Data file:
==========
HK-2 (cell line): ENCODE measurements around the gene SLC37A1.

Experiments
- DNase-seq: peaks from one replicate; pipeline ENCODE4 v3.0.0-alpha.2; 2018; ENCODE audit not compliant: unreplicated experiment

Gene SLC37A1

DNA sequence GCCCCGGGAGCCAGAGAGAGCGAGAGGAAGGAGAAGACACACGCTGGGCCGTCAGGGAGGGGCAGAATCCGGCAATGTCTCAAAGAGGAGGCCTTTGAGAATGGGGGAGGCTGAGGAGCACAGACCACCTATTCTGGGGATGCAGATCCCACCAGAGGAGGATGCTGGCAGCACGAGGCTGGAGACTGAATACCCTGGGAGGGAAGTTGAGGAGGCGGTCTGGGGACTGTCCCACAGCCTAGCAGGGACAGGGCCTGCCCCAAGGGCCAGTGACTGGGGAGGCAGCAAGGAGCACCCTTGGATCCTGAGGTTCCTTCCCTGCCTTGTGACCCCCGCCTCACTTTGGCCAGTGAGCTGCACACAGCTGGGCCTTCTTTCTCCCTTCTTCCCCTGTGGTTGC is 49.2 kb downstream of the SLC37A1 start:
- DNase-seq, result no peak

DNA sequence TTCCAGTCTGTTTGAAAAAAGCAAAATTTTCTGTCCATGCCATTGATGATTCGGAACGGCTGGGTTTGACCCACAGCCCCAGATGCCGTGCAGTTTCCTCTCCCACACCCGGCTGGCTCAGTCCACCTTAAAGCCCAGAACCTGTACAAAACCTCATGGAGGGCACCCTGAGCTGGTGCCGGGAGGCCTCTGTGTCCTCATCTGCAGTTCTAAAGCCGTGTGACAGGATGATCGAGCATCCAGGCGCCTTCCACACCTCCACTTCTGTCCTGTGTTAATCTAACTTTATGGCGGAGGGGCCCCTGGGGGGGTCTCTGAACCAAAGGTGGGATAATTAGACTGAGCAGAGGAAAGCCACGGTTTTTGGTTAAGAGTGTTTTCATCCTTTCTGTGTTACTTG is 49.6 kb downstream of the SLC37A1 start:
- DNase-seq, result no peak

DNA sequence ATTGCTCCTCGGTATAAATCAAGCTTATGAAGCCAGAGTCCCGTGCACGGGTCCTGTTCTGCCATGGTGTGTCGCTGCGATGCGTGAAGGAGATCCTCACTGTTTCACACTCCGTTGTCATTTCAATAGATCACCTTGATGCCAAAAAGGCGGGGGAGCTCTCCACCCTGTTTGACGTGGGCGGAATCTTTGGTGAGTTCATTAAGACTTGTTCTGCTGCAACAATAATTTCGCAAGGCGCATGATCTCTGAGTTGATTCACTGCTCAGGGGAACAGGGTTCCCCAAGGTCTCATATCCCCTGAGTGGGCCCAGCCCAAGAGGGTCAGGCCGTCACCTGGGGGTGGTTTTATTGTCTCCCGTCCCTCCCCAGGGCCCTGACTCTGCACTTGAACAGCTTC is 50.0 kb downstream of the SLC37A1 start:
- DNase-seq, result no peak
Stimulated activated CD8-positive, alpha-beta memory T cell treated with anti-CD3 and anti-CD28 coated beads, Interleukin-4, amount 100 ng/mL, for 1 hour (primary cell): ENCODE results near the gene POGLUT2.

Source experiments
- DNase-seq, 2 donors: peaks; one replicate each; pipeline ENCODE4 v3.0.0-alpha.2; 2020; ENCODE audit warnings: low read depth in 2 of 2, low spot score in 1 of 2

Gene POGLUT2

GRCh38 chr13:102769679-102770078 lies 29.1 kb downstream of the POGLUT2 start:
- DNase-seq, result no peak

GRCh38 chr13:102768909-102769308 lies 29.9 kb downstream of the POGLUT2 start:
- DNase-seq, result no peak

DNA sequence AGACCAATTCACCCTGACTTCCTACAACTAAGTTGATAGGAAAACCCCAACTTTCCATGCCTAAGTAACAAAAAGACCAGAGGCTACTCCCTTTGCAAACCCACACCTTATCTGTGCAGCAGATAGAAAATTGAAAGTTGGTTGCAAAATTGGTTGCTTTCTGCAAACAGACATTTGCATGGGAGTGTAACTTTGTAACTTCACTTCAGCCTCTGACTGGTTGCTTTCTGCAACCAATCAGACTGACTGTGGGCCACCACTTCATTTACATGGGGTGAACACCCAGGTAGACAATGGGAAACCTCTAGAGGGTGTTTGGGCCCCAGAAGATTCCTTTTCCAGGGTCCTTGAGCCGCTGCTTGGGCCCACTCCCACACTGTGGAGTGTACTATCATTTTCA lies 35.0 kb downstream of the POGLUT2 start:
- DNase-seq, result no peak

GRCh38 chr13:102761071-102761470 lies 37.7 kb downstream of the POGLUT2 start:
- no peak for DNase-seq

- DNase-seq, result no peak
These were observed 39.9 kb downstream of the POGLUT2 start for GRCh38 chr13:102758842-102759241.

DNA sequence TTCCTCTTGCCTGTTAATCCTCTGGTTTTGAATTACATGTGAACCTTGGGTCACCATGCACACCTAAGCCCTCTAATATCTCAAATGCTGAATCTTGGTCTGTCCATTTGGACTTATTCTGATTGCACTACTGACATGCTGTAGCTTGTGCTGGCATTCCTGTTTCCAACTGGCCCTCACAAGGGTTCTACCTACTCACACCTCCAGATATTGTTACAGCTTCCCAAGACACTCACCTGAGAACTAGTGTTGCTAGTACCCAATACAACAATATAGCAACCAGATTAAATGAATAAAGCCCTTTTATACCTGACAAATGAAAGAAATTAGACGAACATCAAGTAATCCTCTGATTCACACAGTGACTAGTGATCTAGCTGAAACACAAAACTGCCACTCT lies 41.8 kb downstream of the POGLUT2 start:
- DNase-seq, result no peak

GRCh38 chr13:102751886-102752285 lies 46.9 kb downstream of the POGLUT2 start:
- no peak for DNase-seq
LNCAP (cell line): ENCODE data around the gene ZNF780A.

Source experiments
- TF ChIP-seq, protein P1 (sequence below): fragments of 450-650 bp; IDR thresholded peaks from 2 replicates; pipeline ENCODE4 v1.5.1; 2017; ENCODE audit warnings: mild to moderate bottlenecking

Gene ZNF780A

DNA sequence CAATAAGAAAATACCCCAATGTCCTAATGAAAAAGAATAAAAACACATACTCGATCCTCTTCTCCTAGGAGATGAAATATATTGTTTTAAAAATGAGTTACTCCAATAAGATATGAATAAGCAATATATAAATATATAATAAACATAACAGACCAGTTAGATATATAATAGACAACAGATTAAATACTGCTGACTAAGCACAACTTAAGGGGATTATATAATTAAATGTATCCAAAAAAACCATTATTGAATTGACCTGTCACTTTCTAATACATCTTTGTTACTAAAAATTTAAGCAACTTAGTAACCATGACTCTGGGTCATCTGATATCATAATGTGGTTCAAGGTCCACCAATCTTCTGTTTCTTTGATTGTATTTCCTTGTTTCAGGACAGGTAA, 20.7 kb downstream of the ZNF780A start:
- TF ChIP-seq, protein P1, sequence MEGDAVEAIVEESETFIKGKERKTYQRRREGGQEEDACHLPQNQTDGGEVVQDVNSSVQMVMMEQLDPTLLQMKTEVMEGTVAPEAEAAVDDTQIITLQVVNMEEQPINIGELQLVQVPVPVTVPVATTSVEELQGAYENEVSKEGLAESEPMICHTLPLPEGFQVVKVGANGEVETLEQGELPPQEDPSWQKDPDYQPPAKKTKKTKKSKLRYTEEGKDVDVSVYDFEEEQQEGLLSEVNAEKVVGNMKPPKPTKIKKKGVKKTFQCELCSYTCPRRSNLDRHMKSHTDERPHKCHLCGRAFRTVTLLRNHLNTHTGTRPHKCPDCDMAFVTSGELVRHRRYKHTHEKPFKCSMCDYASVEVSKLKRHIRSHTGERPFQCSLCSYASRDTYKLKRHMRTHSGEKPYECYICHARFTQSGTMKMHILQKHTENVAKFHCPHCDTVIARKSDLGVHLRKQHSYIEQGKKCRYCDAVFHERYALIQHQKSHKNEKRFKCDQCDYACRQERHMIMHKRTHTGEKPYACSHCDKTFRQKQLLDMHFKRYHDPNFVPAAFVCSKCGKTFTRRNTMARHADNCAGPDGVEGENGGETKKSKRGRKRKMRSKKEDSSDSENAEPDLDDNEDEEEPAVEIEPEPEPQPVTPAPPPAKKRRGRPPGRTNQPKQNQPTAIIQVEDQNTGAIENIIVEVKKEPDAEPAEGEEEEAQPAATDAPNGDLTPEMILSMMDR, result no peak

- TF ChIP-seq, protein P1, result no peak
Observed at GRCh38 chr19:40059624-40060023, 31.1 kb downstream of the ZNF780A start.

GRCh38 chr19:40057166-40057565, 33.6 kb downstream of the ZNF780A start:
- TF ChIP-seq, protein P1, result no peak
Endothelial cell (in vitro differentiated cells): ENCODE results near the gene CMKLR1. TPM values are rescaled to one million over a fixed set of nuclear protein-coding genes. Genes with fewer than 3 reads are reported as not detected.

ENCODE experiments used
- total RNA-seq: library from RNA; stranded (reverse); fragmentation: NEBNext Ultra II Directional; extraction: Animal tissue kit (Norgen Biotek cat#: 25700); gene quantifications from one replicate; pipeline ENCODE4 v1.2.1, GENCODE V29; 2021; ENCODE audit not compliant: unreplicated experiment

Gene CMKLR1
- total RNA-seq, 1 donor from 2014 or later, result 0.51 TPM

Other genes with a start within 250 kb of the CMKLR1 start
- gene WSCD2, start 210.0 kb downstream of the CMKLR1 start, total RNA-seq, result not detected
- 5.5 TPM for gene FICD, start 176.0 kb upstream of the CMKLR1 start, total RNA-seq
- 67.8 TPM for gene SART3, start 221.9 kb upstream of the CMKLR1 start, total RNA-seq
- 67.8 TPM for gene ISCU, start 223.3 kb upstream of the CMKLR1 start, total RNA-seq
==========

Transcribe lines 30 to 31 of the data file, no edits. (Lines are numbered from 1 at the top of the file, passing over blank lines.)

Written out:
Source experiments
- TF ChIP-seq, protein P1 (sequence below): fragments of 450-650 bp; IDR thresholded peaks from 2 replicates; pipeline ENCODE4 v1.5.1; 2017; ENCODE audit warnings: mild to moderate bottlenecking